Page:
Monday, May 14, 2007

Yuan strengthening

Monkey Fister over at Blah 3 is pointing to an interesting article in Asia Times on a potential move by the Chinese central government and bank to loosen their export subsidizing currency control regime.

China will have to choose between the lesser of two evils, namely the protection of employment in its export-dominated industries or the safety net being created by investments in property and stocks by millions of its citizens. I believe it will choose to protect people's wealth more than lower-end manufacturing jobs; therefore a sharp revaluation of the Chinese currency, the yuan, is certain in the next few weeks.....

In turn, their holdings of US and European government bonds as part of foreign-exchange reserves would diminish, sending up bond yields globally. That is how the adjustment in China would likely set off broader stock-market declines globally as investors come to terms with both higher interest rates and lower Asian appetite for Group of Seven assets.

The second quoted paragraph is the standard oh-shit financial modeling scenario as the intervention of the Chinese and Japanese central banks as the leaders of a quasi-voluntary dollar denominated bond cartel has allowed the United States consumer to borrow massive amounts of cash at below market rates as these rates would be determined if buyers of dollar denominated debt were solely interested in generating high risk adjusted returns. Minzie Chinn at Econbrowser has a very interesting and geeky post that looks at some of the estimated deviation from expected values caused by the central bank intervention.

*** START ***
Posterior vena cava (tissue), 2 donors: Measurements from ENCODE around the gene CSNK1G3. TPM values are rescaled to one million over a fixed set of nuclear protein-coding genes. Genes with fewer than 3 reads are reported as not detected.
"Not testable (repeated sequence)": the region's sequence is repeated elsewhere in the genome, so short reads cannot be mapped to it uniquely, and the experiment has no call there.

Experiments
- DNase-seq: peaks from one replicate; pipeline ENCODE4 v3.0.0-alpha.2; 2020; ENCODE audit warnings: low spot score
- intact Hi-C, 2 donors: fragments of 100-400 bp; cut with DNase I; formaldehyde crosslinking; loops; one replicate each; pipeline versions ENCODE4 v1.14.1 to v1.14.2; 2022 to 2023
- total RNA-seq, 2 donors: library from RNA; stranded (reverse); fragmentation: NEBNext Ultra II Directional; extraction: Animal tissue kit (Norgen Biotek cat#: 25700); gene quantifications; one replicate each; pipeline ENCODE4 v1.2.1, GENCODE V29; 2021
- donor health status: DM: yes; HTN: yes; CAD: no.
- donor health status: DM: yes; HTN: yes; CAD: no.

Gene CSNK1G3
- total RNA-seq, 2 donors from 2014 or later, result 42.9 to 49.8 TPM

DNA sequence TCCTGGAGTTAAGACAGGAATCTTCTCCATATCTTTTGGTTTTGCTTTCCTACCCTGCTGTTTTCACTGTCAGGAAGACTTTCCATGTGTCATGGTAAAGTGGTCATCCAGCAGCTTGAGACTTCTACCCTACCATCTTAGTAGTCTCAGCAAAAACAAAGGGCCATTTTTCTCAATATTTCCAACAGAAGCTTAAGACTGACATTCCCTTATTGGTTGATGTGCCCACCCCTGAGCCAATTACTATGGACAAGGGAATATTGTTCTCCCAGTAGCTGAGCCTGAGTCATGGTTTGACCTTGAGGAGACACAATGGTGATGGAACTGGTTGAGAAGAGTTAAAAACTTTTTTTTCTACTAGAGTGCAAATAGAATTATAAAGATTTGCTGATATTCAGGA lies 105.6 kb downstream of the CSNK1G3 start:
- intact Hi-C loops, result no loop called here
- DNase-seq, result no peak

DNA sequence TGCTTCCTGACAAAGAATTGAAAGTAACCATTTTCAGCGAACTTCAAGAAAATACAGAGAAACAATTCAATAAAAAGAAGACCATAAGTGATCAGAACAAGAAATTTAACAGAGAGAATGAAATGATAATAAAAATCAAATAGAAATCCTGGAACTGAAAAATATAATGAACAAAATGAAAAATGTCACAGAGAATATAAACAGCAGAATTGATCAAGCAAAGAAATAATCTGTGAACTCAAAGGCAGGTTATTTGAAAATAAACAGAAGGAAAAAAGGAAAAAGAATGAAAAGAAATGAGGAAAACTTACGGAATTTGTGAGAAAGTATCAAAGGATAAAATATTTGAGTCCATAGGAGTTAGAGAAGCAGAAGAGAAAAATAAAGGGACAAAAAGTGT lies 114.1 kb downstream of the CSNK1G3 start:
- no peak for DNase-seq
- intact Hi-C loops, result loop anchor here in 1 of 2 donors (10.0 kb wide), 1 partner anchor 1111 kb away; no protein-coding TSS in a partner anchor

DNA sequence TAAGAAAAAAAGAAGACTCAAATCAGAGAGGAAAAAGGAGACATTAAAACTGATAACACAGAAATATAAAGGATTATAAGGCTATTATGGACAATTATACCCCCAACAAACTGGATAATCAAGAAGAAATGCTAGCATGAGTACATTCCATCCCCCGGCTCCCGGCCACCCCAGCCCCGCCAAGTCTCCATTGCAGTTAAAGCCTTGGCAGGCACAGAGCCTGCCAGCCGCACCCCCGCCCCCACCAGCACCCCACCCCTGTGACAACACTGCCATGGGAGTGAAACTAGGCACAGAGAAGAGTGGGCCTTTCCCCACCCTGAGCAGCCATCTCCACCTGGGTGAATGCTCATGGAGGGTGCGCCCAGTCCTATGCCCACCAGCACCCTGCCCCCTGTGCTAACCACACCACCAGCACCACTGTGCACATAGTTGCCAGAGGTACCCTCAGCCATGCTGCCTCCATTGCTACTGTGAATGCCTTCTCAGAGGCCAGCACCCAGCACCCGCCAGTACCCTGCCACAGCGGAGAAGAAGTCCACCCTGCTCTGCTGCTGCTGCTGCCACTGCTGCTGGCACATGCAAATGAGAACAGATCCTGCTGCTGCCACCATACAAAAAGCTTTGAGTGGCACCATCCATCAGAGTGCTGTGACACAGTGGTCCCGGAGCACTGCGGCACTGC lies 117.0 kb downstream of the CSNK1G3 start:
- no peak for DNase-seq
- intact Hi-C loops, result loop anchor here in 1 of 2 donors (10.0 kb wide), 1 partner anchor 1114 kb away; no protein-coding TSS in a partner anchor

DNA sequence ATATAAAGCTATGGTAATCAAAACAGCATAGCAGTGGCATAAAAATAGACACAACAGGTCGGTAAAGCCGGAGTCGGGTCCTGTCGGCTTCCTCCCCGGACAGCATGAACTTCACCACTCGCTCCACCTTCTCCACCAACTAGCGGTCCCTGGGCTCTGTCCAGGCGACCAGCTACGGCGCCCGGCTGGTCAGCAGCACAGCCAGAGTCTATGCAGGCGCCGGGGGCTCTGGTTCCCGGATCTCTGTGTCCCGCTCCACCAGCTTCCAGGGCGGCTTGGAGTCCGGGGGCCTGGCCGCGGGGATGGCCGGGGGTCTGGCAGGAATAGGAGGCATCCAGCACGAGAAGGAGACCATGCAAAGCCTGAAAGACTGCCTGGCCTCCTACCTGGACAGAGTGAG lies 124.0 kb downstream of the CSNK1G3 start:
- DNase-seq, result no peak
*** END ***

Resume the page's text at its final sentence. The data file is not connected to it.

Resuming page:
If the US dollar weakens as the Chinese central government reduces its purchase of US bonds and assets at currently low interest rates, US credit expansion will slow down, which means the US economy will also slow. Additionally, dollar denominated commodities such as oil and coffee will continue to get more expensive in dollar denominated terms even if their real value as measured against a trade weighted dollar excluded basket of currencies was to stablize or increase.

In the very long run, US exports, to China and other countries that allow their currencies to move in tandem with the yuan on the way up relative to the dollar, should increase, but the short run could be painful IF there is a significant increase in the short term relative value of the yuan.

Interesting times, interesting times....

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